Comment from: linda mckinney [Visitor]
i have used this film back in the 80’s the results i wanted was a
pure black and white photo, i got it using a & b developer as in line
copy developer in graphic arts. its real fun to sandwich the negetives
and print on a kodak cold paper. not sure if thats the result you
want but its very striking.
Thanks for looking, Linda. I was trying to coax a full gray scale image out of the film - hence the extreme over exposure and pull processing in a dilute developer. Since I have several rolls of this left, maybe I’ll give it a try for the pure black / pure white image - though pulling the curves tool in Photoshop to a straight vertical line will turn any digital shot into something like that.
Comment from: Mark [Visitor]
Mark – it’s been a while! I recently shot Kodalith and used Diafine…
Excellent shot, Mark - I’ll have to give some Diafine a whirl.
Comment from: marcus harvey [Visitor]
I was wondering if you know of any suppliers who still make lith film for printing on, I remember back in my college days we had a box of lith film lurking at the back of the darkroom. I loved the process but it sems that Kodak have stopped making it and I was hoping that you may have come across it on your travels? Love the website.
Hi Marcus -
Sorry - I don’t know of any place to get this anymore. I inhereted the few rolls I have. They are very old…
Comment from: Clare [Visitor]
I’ve recently been interested in trying to produce extremely high contrast pictorial photographs. I have a couple rolls of the Kodak Ektagraphic film you mention. I’m new to developing film at home, so I’m wondering what I would use to get a high contrast image with little to no gray scale. Any suggestions?
Hi Clare –
It sounds like you want to use the film as it was intended – so just follow the directions as a starting point. I just checked and the technical publication for the Ektagraphic HC film is still on Kodak’s website:
You will need a high contrast developer – the Kodalith and D-11 mentioned in the publication are no longer made by Kodak. You could try D-19 or check out the Photographer’s Formulary which continue to makes a lot of old developers.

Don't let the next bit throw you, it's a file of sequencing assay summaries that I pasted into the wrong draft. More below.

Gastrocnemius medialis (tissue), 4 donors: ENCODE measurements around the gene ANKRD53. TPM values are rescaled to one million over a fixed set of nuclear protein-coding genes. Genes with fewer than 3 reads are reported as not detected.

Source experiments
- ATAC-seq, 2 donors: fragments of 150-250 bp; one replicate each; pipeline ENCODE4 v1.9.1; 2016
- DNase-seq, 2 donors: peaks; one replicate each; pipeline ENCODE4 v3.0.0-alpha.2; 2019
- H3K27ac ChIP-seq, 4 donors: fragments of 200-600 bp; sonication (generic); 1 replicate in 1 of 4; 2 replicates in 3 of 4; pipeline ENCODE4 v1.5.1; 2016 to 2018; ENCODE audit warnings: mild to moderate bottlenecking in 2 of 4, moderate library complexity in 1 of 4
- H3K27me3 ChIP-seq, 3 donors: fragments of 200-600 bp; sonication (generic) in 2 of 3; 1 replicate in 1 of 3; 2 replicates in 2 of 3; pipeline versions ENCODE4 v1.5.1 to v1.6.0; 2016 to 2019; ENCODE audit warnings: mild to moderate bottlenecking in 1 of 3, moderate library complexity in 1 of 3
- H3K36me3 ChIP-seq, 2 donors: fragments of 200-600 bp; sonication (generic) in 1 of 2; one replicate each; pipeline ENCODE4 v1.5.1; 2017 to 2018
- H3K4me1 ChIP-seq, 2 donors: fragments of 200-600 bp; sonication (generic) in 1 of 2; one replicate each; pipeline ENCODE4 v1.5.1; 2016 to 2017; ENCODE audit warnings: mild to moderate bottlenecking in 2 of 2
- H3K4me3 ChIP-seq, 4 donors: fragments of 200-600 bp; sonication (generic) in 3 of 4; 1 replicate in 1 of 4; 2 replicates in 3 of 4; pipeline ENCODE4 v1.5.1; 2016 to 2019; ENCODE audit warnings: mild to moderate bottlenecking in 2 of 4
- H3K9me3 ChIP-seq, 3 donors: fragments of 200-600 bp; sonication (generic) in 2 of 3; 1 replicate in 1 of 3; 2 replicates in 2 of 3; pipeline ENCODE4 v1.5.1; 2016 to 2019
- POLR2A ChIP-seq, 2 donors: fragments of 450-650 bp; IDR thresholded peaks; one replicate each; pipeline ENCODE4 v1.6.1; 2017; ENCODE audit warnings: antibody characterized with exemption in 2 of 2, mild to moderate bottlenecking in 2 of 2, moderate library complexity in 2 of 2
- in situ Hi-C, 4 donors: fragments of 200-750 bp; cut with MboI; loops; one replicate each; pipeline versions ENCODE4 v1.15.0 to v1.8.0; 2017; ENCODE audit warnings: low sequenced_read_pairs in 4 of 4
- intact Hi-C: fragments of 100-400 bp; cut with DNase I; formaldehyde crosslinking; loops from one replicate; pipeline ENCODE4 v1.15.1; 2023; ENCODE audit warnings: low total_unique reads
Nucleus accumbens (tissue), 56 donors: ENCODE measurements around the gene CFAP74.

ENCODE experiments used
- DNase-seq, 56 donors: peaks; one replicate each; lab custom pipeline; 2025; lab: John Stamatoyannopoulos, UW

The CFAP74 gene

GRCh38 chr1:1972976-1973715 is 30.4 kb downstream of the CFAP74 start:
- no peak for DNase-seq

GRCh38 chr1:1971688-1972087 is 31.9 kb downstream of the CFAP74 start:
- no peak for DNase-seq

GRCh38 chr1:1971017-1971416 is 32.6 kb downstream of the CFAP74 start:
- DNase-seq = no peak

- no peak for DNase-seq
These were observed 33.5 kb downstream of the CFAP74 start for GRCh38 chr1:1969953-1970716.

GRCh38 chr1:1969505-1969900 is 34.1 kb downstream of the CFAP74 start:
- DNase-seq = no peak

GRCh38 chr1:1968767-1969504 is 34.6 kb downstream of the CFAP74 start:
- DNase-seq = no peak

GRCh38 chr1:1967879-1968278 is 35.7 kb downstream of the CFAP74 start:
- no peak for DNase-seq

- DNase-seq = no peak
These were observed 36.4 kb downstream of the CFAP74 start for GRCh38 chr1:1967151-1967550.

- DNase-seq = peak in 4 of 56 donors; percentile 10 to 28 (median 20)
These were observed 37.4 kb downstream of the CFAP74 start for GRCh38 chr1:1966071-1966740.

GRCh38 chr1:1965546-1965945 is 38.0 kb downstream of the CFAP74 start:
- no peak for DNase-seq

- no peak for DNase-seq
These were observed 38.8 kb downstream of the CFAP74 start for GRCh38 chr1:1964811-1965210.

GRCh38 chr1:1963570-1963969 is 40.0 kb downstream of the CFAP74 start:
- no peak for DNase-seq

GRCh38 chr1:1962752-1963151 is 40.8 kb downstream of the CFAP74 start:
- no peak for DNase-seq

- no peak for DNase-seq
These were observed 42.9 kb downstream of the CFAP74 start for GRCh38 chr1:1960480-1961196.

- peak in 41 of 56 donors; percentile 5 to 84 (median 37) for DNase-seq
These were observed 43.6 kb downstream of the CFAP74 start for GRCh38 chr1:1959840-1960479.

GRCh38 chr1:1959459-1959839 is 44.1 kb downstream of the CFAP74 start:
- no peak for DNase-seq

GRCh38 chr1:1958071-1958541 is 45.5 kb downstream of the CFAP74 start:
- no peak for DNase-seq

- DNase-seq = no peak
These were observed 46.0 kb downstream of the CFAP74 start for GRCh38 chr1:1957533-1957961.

Of course – you could achieve a similar effect using the curves tool in Photoshop. In a B&W image make the tone curve very steep. If the curve is straight up and down the image should have just two tones – black and white. A very steep curve would preserve some mid-tones. But then… simulating an effect in photoshop isn’t as fun as achieving it on film!
Have fun –
Comment from: Clare [Visitor]
Thank you, Mark! I will look into the D-19 and the Photographer’s Formulary.
Wonderful photos, by the way! I agree, film is so much more fun and challenging.
Thank you Mark for sharing this!
I tried it, it’s wonderful!
I develop with HC-110, 1:200, 14 minutes at 25 degrees Celcius, agitations for the first minute and then every 2 minutes.
Here are the results :
Very cool shots, Eric! HC110 at 1:200 - I have to try that again.
The tonality is your images is really cool - high contrast, crisp, but with a steely sheen that adds a lot. Nice!
Hi again !
As a continuation, I bought Arista Ortho Litho Film in 4x5 sheets, evaluated at ISO 6 too, and then used the same processing, HC-110 at 1:200, it works !
Here is a shot I took with a pinhole paint can camera, one hour exposure time:
Here are the few other shots I took with this film, more to come!
And here is the pinhole camera:
Thanks again for giving the recipe!
Comment from: David [Visitor]
hello, i am a photography student in toronto interested in lithographic film. from what i understand, it is rarely ever used. my professor has even gone as far to say that i may not be able to find any for purchase. would anyone here happen to have information regarding the purchase of modern lithographic film? any help is greatly appreciated.
if you have any leads, please email me at firstname.lastname@example.org
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